Miyajima, F., Ollier, W., Mayes, A., Jackson, A., Thacker, N., Rabbitt, P., Pendleton, N., Horan, M., and Payton, A. (2008b). Brain-derived neurotrophic factor polymorphism Val66Met influences cognitive abilities in the elderly. Genes Brain Behav. 7, 411–417.
Mueller, S. G., Schuff, N., Raptentsetsang, S., Elman, J., and Weiner, M. W. (2008). Selective effect of Apo (4 on CA3 and dentate in normal aging and Alzheimer’s disease using high resolution MRI at 4 T. Neuroimage 42, 42–48.
Negash, S., Greenwood, P. M., Sunderland, T., Parasuraman, R., Geda, Y., Knopman, D. S., Boeve, B., Ivnik, R., Petersen, R. C., and Smith, G. E. (2009). The influence of apolipoprotein E genotype on spatial attention dissipates after age 80. Neuropsychology 23, 81–89.
Nemoto, K., Ohnishi, T., Mori, T., Moriguchi, Y., Hashimoto, R., Asada, T., and Kunugi, H. (2007). The Val66Met polymorphism of the brain-derived neurotrophic factor gene affects age-related brain morphology. Neurosci. Lett. 397, 25–29.
Ng, S. B., Buckingham, K. J., Lee, C., Bigham, A. W., Tabor, H. K., Dent, K. M., Huff, C. D., Shannon. P. T., Jabs. E. W., Nickerson, D. A., Shendure, J., and Bamshad, M. J. (2010). Exome sequencing identifies the cause of a Mendelian disorder. Nat. Genet. 42, 30–35.
Nierenberg, J., Pomara, N., Hoptman, M. J., Sidtis, J. J., Ardekani, B. A., and Lim, K. O. (2005). Abnormal white matter integrity in healthy apolipoprotein E epsilon4 carriers. Neuroreport 16, 1369–1372.
Panizzon, M. S., Fennema-Notestine, C., Eyler, L. T., Jernigan, T. L., Prom-Wormley, E., Neale, M., Jacobson, K., Lyons, M. J., Grant, M. D., Franz, C. E., Xian, H., Tsuang, M., Fischl, B., Seidman, L., Dale, A., and Kremen, W. S. (2009). Distinct genetic influences on cortical surface area and cortical thickness. Cereb. Cortex. 19, 2728–2735.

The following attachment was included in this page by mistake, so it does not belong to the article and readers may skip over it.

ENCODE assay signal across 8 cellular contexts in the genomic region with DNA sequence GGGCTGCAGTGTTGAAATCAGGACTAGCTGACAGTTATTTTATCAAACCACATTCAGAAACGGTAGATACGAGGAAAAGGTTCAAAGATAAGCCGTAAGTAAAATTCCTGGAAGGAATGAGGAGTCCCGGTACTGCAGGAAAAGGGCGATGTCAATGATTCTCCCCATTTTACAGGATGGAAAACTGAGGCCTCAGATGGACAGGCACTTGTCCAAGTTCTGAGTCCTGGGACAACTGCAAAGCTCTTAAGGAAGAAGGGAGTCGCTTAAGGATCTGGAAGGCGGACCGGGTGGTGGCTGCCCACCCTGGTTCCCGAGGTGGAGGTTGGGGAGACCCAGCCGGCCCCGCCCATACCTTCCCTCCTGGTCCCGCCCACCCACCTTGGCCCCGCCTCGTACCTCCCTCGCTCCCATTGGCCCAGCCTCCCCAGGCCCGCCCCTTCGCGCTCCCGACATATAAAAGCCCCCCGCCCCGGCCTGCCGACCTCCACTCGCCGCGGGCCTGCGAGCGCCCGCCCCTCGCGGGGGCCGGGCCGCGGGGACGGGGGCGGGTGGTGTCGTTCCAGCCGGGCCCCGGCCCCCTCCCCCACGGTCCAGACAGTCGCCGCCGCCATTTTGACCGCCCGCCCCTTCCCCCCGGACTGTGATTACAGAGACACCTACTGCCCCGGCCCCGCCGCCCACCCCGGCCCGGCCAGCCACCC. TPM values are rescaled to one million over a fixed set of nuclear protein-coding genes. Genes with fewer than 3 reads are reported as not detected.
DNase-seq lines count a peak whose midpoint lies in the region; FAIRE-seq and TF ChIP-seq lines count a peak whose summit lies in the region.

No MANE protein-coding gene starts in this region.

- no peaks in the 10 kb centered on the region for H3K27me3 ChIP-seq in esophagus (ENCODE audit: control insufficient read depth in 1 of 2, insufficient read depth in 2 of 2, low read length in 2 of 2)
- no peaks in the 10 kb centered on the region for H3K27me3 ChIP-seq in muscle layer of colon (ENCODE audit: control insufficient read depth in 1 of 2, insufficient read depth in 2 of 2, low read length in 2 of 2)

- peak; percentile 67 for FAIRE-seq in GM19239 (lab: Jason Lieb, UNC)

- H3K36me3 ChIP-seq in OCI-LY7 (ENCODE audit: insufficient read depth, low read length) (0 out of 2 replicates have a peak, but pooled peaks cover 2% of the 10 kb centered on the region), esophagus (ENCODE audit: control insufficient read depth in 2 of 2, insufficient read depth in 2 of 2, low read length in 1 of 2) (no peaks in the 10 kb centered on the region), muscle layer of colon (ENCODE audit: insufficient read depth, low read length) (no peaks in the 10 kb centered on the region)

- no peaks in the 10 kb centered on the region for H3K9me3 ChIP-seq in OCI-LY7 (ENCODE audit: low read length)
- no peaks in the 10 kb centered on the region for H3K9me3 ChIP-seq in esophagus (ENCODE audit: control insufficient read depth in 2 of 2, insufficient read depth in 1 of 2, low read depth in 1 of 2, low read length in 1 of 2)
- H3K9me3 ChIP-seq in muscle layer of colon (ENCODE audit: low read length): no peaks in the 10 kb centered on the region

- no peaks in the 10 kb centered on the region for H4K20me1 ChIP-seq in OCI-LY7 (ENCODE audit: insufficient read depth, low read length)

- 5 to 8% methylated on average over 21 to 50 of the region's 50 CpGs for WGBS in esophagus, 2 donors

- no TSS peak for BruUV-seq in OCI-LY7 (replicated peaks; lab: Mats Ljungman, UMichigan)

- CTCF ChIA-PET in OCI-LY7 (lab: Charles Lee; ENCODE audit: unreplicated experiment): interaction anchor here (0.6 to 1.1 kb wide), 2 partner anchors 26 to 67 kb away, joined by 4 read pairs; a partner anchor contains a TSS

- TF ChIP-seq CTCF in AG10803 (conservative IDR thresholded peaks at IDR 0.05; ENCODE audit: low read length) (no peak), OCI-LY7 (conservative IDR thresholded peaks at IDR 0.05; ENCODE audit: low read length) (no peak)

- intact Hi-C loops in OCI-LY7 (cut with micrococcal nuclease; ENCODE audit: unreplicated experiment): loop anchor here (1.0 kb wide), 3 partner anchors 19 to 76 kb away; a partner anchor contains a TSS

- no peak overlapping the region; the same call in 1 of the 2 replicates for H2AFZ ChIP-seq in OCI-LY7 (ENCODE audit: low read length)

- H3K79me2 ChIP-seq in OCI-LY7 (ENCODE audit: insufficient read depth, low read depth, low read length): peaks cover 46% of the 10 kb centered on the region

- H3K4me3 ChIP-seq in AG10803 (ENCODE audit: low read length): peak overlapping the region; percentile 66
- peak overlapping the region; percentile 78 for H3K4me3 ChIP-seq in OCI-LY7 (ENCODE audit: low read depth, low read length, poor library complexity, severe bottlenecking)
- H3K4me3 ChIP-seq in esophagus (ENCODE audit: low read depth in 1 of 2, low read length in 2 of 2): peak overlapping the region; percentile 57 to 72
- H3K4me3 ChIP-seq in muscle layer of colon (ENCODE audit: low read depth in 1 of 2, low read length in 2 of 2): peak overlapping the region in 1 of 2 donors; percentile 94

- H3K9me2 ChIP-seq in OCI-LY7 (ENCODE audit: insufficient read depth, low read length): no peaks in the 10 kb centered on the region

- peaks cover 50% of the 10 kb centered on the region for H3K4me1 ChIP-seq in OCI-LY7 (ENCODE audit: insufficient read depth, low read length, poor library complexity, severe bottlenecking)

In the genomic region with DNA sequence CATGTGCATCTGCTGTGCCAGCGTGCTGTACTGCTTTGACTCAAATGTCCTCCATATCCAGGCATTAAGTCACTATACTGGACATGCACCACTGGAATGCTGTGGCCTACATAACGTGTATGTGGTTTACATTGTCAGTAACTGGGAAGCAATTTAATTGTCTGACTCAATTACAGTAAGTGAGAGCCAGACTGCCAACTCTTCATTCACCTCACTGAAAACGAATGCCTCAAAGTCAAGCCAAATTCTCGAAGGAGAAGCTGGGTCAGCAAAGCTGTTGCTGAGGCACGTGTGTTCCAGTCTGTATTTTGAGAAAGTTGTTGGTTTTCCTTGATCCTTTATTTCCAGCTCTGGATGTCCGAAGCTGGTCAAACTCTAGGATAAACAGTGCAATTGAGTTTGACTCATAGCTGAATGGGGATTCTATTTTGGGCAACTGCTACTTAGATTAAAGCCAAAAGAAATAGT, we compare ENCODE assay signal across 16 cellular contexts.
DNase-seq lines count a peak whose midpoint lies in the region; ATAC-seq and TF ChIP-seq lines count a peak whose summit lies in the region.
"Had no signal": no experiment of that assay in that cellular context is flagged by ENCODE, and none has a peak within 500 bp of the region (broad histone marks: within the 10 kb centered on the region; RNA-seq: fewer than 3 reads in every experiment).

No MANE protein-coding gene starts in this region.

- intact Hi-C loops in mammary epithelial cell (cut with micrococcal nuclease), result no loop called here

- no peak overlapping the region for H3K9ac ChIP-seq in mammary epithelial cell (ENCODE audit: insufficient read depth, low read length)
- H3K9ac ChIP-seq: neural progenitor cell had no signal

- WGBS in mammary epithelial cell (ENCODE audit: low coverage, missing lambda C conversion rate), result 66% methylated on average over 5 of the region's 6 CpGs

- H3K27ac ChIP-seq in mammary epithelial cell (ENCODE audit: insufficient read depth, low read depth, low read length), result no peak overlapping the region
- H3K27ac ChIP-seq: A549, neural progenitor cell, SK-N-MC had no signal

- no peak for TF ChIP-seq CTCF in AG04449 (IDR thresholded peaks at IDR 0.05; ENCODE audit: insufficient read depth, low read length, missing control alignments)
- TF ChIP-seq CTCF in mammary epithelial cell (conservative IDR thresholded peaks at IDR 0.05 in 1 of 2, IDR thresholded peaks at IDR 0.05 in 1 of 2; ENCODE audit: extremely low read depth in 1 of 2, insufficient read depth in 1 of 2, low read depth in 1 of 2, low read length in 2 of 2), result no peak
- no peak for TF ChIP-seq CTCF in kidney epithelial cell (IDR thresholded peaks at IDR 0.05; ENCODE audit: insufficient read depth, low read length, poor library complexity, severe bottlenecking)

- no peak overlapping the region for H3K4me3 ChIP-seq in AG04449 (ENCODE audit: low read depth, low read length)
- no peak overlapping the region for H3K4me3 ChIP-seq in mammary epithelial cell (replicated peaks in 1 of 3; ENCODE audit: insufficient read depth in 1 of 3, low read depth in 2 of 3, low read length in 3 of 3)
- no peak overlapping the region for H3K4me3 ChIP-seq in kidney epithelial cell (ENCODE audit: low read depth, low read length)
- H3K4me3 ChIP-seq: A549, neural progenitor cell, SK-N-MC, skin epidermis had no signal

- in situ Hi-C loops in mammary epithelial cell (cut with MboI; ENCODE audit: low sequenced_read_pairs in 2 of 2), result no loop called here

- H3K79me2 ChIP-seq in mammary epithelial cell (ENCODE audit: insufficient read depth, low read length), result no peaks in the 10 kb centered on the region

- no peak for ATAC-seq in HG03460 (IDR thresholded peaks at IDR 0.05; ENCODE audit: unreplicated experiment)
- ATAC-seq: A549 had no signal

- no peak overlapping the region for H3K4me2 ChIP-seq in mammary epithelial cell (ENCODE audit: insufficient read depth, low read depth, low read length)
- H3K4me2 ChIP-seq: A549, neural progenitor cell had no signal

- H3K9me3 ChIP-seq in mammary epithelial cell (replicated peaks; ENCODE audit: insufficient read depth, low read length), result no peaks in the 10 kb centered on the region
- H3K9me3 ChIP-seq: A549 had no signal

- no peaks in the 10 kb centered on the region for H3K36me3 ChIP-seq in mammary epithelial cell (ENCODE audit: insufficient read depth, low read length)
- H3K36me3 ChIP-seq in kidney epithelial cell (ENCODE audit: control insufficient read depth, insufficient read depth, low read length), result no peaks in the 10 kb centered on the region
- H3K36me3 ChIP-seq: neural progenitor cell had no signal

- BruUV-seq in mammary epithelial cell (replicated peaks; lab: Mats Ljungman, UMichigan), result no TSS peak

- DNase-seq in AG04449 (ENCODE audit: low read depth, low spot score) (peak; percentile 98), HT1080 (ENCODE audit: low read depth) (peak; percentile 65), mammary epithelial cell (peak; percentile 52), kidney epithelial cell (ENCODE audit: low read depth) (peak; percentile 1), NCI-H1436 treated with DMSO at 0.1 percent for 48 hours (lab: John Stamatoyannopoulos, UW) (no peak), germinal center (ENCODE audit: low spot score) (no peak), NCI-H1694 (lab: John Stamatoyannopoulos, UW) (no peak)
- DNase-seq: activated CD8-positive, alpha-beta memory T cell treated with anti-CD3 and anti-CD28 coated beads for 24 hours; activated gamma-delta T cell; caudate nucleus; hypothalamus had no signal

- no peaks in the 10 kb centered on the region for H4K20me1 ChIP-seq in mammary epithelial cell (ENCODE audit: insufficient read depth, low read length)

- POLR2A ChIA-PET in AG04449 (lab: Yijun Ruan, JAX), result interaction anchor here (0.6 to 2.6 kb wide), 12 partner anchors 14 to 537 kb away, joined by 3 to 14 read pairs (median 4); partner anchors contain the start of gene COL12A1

Parasuraman, R., and Greenwood, P. M. (2004). “Molecular genetics of visuospatial attention and working memory,” in Cognitive Neuroscience of Attention, ed. M. I. Posner (New York: Guilford), 245–259.
Parasuraman, R., Greenwood, P. M., Kumar, R., and Fosselaa, J. (2005). Beyond heritability: neurotransmitter genes differentially modulate visuospatial attention and working memory. Psychol. Sci. 16, 200–207.
Persson, J., Lind, J., Larsson, A., Ingvar, M., Cruts, M., Van Broeckhoven, C., Adolfsson, R., Nilsson, L. G., and Nyberg, L. (2006). Altered brain white matter integrity in healthy carriers of the APOE epsilon4 allele: a risk for AD? Neurology 66, 1029–1033.
Pezawas, L., Verchinski, B. A., Mattay, V. S., Callicott, J. H., Kolachana, B. S., Straub, R. E., Egan, M. F., Meyer-Lindenberg, A., and Weinberger. D. R. (2004). The brain-derived neurotrophic factor val66met polymorphism and variation in human cortical morphology. J. Neurosci. 24, 10099–10102.
Plassman, B. L., Welsh-Bohmer, K. A., Bigler, E. D., Johnson, S. C., Anderson,C. V., Helms, M. J., Saunders, A. M., and Breitner, J. C. S. (1996). Apolipoprotein E epsilon 4 allele and hippocampal volume in twins with normal cognition. Neurology 48, 985–989.
Posthuma, D., De Geus, E. J., Baare, W. F., Hulshoff Pol, H. E., Kahn, R. S., and Boomsma, D. I. (2002). The association between brain volume and intelligence is of genetic origin. Nat. Neurosci. 5, 83–84.
Purcell, S. M., Wray, N. R., Stone, J. L., Visscher, P. M., O’Donovan, M. C., Sullivan, P. F., and Sklar, P. (2009). Common polygenic variation contributes to risk of schizophrenia, and bipolar disorder. Nature 460, 748–752.
Reiman, E. M., Caselli, R. J., Lang, S. Y., Chen, K., Bandy, D., Minoshima, S., Thibodeau, S. N., and Osborne, D. (1996). Preclinical evidence of Alzheimer’s disease in persons homozygous for the e4 allele for Apolipoprotein E. New Engl. J. Med. 334, 752–758.
Reiman, E. M., Chen, K., Alexander, G. E., Caselli, R. J., Bandy, D., Osborne, D., Saunders, A. M., and Hardy, J. (2004). Functional brain abnormalities in young adults at genetic risk for late-onset Alzheimer’s dementia. Proc. Natl. Acad. Sci. U.S.A. 101, 284–289.
Reiman, E. M., Chen, K., Liu, X., Bandy, D., Yu, M., Lee, W., Ayutyanonta, N., Kepplera, J., Reeder, S. A., Langbaum, J. B. S., Alexander, G. E., Klunk. W. E., Mathis, C. A., Price, J. C., Aizenstein, H., DeKosky, S. T., and Caselli, R. J. (2009). Fibrillar amyloid-beta burden in cognitively normal people at 3 levels of genetic risk for Alzheimer’s disease. Proc. Natl. Acad. Sci. U.S.A. 106, 6820–6825.